A fundamentally fair course, the only notable draw bias comes in those seven-furlong events. This bias does however vary according to the number of runners – low being the place to be in single figure fields, with the advantage then switching to high when 10 or more go to post.
Those tackling the chase course are faced with five easy fences per circuit, two of which lie in the backstretch, with the final three coming in the home straight, prior to a short run-in of around 200 yards after the last. Over hurdles, the layout switches slightly, with three fences in the back section and only two in the home straight, resulting in a slightly longer run in than on the chase course. In terms of pace, front runners tend to go well here, but other than that this is widely considered to be one of the fairest tracks in Irish racing, with hard-luck stories being few and far between.
In common with many Irish tracks, there is no official dress code in place at Roscommon, with the only real advice being to remember to account for the weather as, despite the season taking place during the warmer months of the year, it can still get a little wet and windy in this corner of Ireland. Despite that relaxed code, many racegoers opt to dress to impress at the bigger meetings of the year, most notably at the track’s signature Ladies Day fixture.
There is just one main enclosure in operation at Roscommon, priced at €15 for adults and €10 for OAPs and students, whilst all under 16’s go free with a paying adult. This general admission ticket affords access to the parade ring and winners enclosure, two spectator stands, and a range of bars including the Montelado Bar and imaginatively named Upstairs Bar, which is indeed upstairs in the main stand. At certain meetings, the Montelado bar can be booked for private parties of between 70 and 100 people, whilst the Upstairs Bar can cater for up to 150.
A self-service buffet restaurant provides the main catering option at the track, with further mobile vendors also available around the course. And for €30 racegoers can take advantage of a great value package deal which provides entry, a race card, a €10 betting voucher and a two-course meal. Personalised hospitality packages can also be arranged, with racegoers advised to contact the track in advance in order to discuss their requirements.
Whilst being small in number and generally average in terms of quality, the punter friendly scheduling of the Roscommon fixtures leads to a cracking atmosphere at each of the season’s nine meetings. As with all tracks though there are those fixtures that stand out from the crowd, with the following three topping the bill.
Late June/early July each year sees the track’s most popular fixture, as Roscommon’s finest do their bit to brighten up the stands at the always well attended Ladies Day. A bumper eight race card provides the action on the track, with the courses only Listed level flat contest of the Lenebane Stakes taking centre stage. With additional entertainment on offer and €1000’s worth of prizes up for grabs in the Best Dressed Lady competition, a cracking atmosphere is guaranteed at this summer highlight.
Kilbegnet Novice Chase Day
The standout meeting of the jumps season comes in September at a fixture headlined by the track’s classiest contest held under either code. A Grade 3 event, the Kilbegnet Novice Chase is regularly targeted by the major Irish yards and has been contested by a number of top tier performers over the years. Chief amongst these is Imperial Call who, having made his chase debut in this race, went on to Cheltenham Gold Cup glory in 1996. If classy jumping action floats your boat, this may be the time to pay a visit to the track.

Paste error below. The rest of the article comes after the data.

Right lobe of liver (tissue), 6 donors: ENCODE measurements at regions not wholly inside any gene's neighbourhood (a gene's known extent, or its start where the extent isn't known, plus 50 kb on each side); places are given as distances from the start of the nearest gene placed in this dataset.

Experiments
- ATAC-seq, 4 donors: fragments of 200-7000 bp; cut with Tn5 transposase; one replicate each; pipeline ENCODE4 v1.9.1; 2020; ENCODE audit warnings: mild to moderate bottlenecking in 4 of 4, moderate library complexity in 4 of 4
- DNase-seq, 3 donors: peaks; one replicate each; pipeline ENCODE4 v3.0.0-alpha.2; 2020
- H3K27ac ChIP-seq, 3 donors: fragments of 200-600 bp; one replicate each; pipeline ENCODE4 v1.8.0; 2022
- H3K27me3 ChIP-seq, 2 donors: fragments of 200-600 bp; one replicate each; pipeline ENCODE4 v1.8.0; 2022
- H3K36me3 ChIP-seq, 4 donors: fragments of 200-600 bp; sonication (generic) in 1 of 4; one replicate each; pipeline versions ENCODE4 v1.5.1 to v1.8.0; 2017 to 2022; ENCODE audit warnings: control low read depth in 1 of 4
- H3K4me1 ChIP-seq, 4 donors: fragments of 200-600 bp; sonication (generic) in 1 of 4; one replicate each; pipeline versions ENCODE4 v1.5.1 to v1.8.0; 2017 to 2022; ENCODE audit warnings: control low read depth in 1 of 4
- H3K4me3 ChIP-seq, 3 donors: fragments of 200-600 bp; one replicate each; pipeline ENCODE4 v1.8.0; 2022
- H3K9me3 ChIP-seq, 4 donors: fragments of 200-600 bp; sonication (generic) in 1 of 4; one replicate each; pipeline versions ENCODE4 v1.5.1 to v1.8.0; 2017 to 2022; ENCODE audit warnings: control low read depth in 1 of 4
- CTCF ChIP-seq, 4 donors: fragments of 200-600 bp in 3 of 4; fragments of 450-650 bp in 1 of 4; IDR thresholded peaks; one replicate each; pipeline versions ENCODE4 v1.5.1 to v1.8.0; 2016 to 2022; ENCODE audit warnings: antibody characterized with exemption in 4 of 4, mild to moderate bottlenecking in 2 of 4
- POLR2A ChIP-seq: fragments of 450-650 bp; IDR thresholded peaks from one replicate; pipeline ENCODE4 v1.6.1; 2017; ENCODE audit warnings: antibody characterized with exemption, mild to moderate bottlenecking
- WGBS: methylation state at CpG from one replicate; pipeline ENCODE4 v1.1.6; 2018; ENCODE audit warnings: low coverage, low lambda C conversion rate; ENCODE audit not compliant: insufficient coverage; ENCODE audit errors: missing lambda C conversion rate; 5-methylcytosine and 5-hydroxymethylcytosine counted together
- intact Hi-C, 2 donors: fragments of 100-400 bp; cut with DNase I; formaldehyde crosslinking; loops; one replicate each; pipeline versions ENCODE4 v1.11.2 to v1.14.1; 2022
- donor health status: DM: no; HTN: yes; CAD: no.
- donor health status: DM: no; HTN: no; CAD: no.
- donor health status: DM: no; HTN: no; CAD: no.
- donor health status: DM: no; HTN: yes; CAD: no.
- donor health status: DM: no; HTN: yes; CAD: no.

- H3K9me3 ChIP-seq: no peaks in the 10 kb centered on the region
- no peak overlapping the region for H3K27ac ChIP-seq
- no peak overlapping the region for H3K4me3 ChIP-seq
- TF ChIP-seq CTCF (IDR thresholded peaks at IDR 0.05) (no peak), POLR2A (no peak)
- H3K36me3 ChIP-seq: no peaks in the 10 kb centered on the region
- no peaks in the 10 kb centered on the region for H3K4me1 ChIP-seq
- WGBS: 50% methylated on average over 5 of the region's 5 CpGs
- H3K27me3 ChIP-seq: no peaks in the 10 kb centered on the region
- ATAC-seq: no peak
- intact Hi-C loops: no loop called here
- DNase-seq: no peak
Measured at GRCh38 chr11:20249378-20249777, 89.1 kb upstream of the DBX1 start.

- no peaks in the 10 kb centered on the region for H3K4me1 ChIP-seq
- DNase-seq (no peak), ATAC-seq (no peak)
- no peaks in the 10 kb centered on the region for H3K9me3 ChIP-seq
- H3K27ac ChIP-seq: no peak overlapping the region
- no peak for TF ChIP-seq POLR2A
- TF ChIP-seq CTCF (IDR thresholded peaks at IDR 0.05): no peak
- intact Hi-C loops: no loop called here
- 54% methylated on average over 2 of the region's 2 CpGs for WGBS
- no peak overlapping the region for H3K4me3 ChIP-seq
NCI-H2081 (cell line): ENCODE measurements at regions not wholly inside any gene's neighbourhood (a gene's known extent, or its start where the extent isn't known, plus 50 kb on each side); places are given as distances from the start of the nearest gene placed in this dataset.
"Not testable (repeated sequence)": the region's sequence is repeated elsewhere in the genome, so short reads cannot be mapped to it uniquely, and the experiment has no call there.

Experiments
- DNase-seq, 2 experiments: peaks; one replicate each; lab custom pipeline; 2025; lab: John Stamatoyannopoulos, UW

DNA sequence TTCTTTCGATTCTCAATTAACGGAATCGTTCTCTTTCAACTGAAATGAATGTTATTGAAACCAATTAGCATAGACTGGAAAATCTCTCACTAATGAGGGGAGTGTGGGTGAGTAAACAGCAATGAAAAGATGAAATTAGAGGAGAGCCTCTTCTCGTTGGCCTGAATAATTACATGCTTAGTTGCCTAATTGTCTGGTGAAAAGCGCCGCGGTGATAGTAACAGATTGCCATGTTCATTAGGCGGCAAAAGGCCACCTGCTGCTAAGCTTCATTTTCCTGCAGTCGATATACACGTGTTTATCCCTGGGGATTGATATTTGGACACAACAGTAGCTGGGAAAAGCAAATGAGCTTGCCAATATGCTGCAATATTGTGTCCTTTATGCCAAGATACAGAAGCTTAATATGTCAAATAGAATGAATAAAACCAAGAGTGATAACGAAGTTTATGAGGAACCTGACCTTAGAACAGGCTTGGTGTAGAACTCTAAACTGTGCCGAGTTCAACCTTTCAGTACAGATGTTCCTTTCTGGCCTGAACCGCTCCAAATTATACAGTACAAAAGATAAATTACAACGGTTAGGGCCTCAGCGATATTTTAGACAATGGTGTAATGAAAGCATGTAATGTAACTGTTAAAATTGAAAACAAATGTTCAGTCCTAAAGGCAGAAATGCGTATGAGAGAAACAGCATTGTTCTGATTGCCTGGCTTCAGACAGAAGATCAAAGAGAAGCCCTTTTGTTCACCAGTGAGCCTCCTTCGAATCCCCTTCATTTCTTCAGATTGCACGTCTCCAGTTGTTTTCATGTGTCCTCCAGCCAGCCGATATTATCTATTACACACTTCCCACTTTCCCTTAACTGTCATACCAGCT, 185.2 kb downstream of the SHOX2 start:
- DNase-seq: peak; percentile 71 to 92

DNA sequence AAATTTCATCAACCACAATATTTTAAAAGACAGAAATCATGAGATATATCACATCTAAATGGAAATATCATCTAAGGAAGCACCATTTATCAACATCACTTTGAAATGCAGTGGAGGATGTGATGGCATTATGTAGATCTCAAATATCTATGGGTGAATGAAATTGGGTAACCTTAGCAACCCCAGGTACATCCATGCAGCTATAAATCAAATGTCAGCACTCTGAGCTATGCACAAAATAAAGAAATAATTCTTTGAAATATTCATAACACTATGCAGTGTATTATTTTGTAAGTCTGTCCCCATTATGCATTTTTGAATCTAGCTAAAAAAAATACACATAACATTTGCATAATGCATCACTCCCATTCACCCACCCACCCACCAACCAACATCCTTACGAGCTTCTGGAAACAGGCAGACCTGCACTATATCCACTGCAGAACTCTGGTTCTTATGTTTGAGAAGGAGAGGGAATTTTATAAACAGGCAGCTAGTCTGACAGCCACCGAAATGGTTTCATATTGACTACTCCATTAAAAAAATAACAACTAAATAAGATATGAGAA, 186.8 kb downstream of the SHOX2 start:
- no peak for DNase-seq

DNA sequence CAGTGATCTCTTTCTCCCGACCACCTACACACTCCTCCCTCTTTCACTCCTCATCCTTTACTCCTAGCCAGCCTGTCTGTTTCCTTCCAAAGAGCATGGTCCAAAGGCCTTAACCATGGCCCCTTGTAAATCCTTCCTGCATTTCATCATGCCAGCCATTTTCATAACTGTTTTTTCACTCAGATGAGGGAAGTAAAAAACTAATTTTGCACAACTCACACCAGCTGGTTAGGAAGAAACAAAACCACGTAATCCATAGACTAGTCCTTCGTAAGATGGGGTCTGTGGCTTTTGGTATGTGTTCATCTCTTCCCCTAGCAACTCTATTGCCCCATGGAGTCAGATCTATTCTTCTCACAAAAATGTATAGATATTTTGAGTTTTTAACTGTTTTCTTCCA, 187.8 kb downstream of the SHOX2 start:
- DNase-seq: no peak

And of course, everyone loves a National. Not to be left out in this regard, Roscommon stages its very own jumping and staying marathon in the shape of June’s Connacht National. A unique meeting on the Roscommon calendar in being the only afternoon fixture of the season, this early summer highlight is another of the first dates in the diary of local racing fans.
Racing is reported to have first taken place in the Roscommon region way back in 1800, with 1802 seeing the inaugural running of what would become a popular five-day meeting. In a sign of how things have changed in the modern era, one of the most popular events at that time was a staying chase contest held over a whopping six miles!
1837: First Meeting
Events tended to move around the area in those early years, and it wasn’t until 1837 that the first meeting was staged on the current site and it was organised by the British military who were based in the town at the time. We then have to move forward almost 50 years to 1885 to find the first officially recognised meeting at the present track. A distinctly low-key concern in those days, the course staged only one or two fixtures per year until being forced to close between 1936 and 1948, with much of that hiatus being related to the onset of WWII.
Upon reopening, the track slowly began to expand its fixture list, introducing the popular two-day meetings of June and July, which instigated an increase in both attendance and income. This income began to be reinvested into the track, seeing improvements to facilities for both customers and those working within the industry.
2006: Debut of the Listed Lenebane Stakes
That slow but steady growth eventually fed through to the action on the track, with the Listed Lenebane Stakes making its debut in 2006, and the Kilbegnet Novice Chase – which first appeared as a handicap event in 1993 – being awarded Grade 3 status in 2007.
The period from 2017 to 2019 then saw the track given a significant facelift, with upgrades to the stables, bars, entrance and weighing room being well received by racegoers and stable staff alike. Despite those improvements, Roscommon still falls into the small racecourse category, but is a venue packed with charm and history, and well worth a visit should you get the chance.